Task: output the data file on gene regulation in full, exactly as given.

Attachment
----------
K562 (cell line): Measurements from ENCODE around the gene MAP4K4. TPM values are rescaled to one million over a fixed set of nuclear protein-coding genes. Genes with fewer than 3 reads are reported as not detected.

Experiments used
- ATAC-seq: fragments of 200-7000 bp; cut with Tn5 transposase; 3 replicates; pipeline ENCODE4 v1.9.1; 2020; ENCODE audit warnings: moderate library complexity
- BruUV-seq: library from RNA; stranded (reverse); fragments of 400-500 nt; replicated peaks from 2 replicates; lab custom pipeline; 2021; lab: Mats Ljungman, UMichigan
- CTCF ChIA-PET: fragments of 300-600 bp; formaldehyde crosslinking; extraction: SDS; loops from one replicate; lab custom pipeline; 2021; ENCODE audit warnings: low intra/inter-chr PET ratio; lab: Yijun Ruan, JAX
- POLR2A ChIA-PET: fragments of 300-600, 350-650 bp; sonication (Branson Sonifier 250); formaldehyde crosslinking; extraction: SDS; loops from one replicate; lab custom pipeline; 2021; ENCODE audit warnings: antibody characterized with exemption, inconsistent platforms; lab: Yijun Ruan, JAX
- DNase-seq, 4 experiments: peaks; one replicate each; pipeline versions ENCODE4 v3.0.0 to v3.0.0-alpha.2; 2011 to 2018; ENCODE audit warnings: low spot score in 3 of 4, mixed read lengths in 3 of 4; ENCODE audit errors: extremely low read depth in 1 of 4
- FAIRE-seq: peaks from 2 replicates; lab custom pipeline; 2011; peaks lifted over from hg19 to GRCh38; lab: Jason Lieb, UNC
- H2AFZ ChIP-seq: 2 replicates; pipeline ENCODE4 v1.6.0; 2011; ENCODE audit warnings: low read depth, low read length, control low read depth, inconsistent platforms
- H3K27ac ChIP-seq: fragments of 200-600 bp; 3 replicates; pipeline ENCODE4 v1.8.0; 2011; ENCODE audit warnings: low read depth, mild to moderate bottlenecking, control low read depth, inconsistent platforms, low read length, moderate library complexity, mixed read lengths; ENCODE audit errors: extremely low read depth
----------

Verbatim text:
K562 (cell line): Measurements from ENCODE around the gene MAP4K4. TPM values are rescaled to one million over a fixed set of nuclear protein-coding genes. Genes with fewer than 3 reads are reported as not detected.

Experiments used
- ATAC-seq: fragments of 200-7000 bp; cut with Tn5 transposase; 3 replicates; pipeline ENCODE4 v1.9.1; 2020; ENCODE audit warnings: moderate library complexity
- BruUV-seq: library from RNA; stranded (reverse); fragments of 400-500 nt; replicated peaks from 2 replicates; lab custom pipeline; 2021; lab: Mats Ljungman, UMichigan
- CTCF ChIA-PET: fragments of 300-600 bp; formaldehyde crosslinking; extraction: SDS; loops from one replicate; lab custom pipeline; 2021; ENCODE audit warnings: low intra/inter-chr PET ratio; lab: Yijun Ruan, JAX
- POLR2A ChIA-PET: fragments of 300-600, 350-650 bp; sonication (Branson Sonifier 250); formaldehyde crosslinking; extraction: SDS; loops from one replicate; lab custom pipeline; 2021; ENCODE audit warnings: antibody characterized with exemption, inconsistent platforms; lab: Yijun Ruan, JAX
- DNase-seq, 4 experiments: peaks; one replicate each; pipeline versions ENCODE4 v3.0.0 to v3.0.0-alpha.2; 2011 to 2018; ENCODE audit warnings: low spot score in 3 of 4, mixed read lengths in 3 of 4; ENCODE audit errors: extremely low read depth in 1 of 4
- FAIRE-seq: peaks from 2 replicates; lab custom pipeline; 2011; peaks lifted over from hg19 to GRCh38; lab: Jason Lieb, UNC
- H2AFZ ChIP-seq: 2 replicates; pipeline ENCODE4 v1.6.0; 2011; ENCODE audit warnings: low read depth, low read length, control low read depth, inconsistent platforms
- H3K27ac ChIP-seq: fragments of 200-600 bp; 3 replicates; pipeline ENCODE4 v1.8.0; 2011; ENCODE audit warnings: low read depth, mild to moderate bottlenecking, control low read depth, inconsistent platforms, low read length, moderate library complexity, mixed read lengths; ENCODE audit errors: extremely low read depth